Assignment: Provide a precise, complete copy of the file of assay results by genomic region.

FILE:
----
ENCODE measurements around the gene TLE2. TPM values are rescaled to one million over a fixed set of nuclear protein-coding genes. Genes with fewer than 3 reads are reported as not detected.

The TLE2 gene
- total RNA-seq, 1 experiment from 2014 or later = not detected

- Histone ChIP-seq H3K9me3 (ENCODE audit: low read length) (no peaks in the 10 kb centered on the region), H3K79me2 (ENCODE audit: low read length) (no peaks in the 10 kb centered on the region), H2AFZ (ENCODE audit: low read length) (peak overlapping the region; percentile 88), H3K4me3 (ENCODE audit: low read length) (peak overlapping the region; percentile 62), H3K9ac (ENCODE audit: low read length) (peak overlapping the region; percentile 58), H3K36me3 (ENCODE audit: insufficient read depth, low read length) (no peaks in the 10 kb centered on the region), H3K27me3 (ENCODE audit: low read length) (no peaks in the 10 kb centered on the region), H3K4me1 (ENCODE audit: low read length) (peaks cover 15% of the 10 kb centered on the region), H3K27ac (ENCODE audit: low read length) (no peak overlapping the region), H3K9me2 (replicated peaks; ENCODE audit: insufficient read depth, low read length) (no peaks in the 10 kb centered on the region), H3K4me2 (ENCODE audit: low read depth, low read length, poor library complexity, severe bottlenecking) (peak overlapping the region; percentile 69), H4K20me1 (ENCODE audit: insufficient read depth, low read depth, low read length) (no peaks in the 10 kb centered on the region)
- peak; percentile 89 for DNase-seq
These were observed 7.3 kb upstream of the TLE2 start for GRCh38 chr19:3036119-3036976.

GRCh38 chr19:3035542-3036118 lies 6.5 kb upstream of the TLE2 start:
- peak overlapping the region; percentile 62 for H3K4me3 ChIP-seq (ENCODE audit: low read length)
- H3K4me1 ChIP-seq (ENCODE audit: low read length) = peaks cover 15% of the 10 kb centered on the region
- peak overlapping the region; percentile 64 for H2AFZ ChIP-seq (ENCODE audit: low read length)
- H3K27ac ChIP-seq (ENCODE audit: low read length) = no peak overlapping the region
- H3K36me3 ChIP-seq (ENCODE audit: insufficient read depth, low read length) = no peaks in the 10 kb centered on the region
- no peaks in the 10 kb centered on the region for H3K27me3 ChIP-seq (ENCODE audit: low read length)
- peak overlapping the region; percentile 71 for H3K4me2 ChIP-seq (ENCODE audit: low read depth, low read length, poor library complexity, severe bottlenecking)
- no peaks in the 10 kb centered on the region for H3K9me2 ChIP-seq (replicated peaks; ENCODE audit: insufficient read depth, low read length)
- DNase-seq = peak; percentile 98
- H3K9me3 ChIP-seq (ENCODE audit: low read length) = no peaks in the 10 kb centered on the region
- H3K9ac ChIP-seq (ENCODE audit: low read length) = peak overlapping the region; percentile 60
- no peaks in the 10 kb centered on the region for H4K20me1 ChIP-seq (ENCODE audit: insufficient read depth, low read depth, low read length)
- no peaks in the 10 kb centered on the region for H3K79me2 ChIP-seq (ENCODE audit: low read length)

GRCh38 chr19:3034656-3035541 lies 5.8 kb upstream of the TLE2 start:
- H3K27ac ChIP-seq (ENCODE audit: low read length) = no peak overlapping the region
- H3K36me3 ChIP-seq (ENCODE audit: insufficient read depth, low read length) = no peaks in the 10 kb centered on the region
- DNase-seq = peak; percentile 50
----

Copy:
ENCODE measurements around the gene TLE2. TPM values are rescaled to one million over a fixed set of nuclear protein-coding genes. Genes with fewer than 3 reads are reported as not detected.

The TLE2 gene
- total RNA-seq, 1 experiment from 2014 or later = not detected

- Histone ChIP-seq H3K9me3 (ENCODE audit: low read length) (no peaks in the 10 kb centered on the region), H3K79me2 (ENCODE audit: low read length) (no peaks in the 10 kb centered on the region), H2AFZ (ENCODE audit: low read length) (peak overlapping the region; percentile 88), H3K4me3 (ENCODE audit: low read length) (peak overlapping the region; percentile 62), H3K9ac (ENCODE audit: low read length) (peak overlapping the region; percentile 58), H3K36me3 (ENCODE audit: insufficient read depth, low read length) (no peaks in the 10 kb centered on the region), H3K27me3 (ENCODE audit: low read length) (no peaks in the 10 kb centered on the region), H3K4me1 (ENCODE audit: low read length) (peaks cover 15% of the 10 kb centered on the region), H3K27ac (ENCODE audit: low read length) (no peak overlapping the region), H3K9me2 (replicated peaks; ENCODE audit: insufficient read depth, low read length) (no peaks in the 10 kb centered on the region), H3K4me2 (ENCODE audit: low read depth, low read length, poor library complexity, severe bottlenecking) (peak overlapping the region; percentile 69), H4K20me1 (ENCODE audit: insufficient read depth, low read depth, low read length) (no peaks in the 10 kb centered on the region)
- peak; percentile 89 for DNase-seq
These were observed 7.3 kb upstream of the TLE2 start for GRCh38 chr19:3036119-3036976.

GRCh38 chr19:3035542-3036118 lies 6.5 kb upstream of the TLE2 start:
- peak overlapping the region; percentile 62 for H3K4me3 ChIP-seq (ENCODE audit: low read length)
- H3K4me1 ChIP-seq (ENCODE audit: low read length) = peaks cover 15% of the 10 kb centered on the region
- peak overlapping the region; percentile 64 for H2AFZ ChIP-seq (ENCODE audit: low read length)
- H3K27ac ChIP-seq (ENCODE audit: low read length) = no peak overlapping the region
- H3K36me3 ChIP-seq (ENCODE audit: insufficient read depth, low read length) = no peaks in the 10 kb centered on the region
- no peaks in the 10 kb centered on the region for H3K27me3 ChIP-seq (ENCODE audit: low read length)
- peak overlapping the region; percentile 71 for H3K4me2 ChIP-seq (ENCODE audit: low read depth, low read length, poor library complexity, severe bottlenecking)
- no peaks in the 10 kb centered on the region for H3K9me2 ChIP-seq (replicated peaks; ENCODE audit: insufficient read depth, low read length)
- DNase-seq = peak; percentile 98
- H3K9me3 ChIP-seq (ENCODE audit: low read length) = no peaks in the 10 kb centered on the region
- H3K9ac ChIP-seq (ENCODE audit: low read length) = peak overlapping the region; percentile 60
- no peaks in the 10 kb centered on the region for H4K20me1 ChIP-seq (ENCODE audit: insufficient read depth, low read depth, low read length)
- no peaks in the 10 kb centered on the region for H3K79me2 ChIP-seq (ENCODE audit: low read length)

GRCh38 chr19:3034656-3035541 lies 5.8 kb upstream of the TLE2 start:
- H3K27ac ChIP-seq (ENCODE audit: low read length) = no peak overlapping the region
- H3K36me3 ChIP-seq (ENCODE audit: insufficient read depth, low read length) = no peaks in the 10 kb centered on the region
- DNase-seq = peak; percentile 50